Youth violence: A review of risk factors, causal pathways and effective intervention
AbstractThis paper presents a review of theoretical and empirical research on risk factors for: 1) the development of violent and other antisocial behaviour; 2) international interventions targeting antisocial, including violent youths; and 3) outcome evaluations and meta-analyses of interventions targeting antisocial, including violent youths. Taken together, the international literature indicates that interventions which effectively reduce violent and other antisocial behaviours are informed by a number of generic principles which should guide the development and implementation of South African violence prevention programmes. Common characteristics of interventions which effectively reduce youth violence are presented, with the aim of informing the design and delivery of local interventions. In light of the alarmingly high levels of violence in South Africa, there is an urgent need to develop intensive, multi-modal, evidence-based, structured, cognitive-behavioural programmes for violent adolescents and young adults. Furthermore, it is imperative that efforts are directed at developing a reliable local evidence base of ‘what works\' for young offenders generally, and violent young offenders specifically.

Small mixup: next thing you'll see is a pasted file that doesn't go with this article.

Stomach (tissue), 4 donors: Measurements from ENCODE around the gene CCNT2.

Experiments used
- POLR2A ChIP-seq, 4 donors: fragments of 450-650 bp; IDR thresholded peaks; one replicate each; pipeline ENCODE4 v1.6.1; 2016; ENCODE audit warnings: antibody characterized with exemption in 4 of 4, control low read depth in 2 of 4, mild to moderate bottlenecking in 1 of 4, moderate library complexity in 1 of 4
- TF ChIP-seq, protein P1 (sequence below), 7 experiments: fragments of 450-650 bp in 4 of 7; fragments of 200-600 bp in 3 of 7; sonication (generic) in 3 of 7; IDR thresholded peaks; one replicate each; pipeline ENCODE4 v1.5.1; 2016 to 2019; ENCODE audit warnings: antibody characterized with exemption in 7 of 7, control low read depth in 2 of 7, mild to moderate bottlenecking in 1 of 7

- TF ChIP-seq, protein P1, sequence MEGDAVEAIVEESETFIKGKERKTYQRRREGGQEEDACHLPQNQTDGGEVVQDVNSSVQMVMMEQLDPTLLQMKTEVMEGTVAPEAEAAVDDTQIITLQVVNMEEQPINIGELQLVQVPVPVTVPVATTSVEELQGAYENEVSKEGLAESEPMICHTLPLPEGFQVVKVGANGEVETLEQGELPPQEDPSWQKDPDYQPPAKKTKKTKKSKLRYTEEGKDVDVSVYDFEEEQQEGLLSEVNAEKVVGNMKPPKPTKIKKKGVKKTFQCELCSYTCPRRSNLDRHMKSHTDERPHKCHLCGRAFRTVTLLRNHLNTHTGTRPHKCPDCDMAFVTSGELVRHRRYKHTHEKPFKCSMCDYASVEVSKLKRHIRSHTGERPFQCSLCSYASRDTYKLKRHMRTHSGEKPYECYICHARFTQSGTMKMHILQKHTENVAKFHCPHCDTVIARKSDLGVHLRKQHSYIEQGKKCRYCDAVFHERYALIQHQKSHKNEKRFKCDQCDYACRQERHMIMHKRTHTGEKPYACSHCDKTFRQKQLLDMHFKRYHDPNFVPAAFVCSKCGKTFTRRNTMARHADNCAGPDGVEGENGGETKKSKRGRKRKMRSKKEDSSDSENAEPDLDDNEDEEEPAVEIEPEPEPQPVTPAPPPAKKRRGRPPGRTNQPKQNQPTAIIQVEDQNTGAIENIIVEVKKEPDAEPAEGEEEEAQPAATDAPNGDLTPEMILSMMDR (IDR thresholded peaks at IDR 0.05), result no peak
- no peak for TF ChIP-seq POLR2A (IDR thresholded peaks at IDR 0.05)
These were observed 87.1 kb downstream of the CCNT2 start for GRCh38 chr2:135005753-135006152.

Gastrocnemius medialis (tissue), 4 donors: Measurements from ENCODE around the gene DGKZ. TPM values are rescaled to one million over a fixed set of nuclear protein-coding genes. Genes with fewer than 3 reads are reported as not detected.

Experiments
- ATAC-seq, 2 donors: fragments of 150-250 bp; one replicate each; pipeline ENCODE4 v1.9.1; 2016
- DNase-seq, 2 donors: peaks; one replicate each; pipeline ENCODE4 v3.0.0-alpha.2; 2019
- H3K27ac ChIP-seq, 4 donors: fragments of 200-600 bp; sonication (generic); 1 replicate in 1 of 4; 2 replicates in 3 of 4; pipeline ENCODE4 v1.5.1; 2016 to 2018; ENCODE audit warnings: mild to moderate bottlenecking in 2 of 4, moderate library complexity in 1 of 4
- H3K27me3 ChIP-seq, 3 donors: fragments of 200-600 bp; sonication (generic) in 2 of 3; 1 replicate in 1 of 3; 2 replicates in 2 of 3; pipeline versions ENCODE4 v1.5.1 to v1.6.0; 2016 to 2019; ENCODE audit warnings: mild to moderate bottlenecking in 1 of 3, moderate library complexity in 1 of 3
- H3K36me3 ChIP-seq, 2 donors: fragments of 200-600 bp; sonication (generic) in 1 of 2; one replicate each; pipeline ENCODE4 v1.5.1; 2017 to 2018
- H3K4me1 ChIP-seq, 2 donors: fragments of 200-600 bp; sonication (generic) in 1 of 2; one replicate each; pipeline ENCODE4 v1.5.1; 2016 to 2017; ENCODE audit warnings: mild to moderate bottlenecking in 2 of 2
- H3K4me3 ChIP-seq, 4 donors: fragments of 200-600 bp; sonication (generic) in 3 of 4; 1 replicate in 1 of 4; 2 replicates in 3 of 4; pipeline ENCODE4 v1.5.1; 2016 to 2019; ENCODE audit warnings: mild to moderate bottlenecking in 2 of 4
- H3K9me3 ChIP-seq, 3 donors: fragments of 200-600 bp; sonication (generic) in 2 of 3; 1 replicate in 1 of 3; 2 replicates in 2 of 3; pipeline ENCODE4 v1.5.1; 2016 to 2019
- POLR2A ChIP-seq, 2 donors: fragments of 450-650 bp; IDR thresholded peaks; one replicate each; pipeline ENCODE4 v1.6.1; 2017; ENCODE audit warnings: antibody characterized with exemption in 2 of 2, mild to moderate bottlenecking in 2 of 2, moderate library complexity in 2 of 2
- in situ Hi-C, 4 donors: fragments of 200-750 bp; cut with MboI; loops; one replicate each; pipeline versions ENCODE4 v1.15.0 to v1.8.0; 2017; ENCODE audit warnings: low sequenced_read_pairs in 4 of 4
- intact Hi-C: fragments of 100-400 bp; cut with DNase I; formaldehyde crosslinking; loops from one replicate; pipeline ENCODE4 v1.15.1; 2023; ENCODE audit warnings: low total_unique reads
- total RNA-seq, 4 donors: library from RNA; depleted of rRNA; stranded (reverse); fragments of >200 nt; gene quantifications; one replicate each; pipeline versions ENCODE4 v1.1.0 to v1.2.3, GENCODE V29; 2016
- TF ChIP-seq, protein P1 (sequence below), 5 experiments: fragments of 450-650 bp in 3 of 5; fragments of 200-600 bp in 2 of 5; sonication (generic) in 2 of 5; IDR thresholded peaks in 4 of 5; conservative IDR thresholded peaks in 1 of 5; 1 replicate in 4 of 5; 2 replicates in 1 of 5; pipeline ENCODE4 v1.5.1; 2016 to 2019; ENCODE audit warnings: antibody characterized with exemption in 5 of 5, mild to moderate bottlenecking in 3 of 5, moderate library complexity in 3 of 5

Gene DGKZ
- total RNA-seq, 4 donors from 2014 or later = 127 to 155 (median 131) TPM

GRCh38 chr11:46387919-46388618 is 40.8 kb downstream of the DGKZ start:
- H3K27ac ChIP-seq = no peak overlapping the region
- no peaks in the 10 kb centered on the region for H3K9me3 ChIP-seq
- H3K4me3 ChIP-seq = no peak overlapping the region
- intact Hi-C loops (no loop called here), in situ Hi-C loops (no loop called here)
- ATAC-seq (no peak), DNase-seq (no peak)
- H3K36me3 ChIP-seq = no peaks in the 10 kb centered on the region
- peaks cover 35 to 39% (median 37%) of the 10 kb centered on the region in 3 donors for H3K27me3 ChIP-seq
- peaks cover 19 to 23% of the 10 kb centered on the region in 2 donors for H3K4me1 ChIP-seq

Journal of Child and Adolescent Mental Health 2007, 19(2): 95–113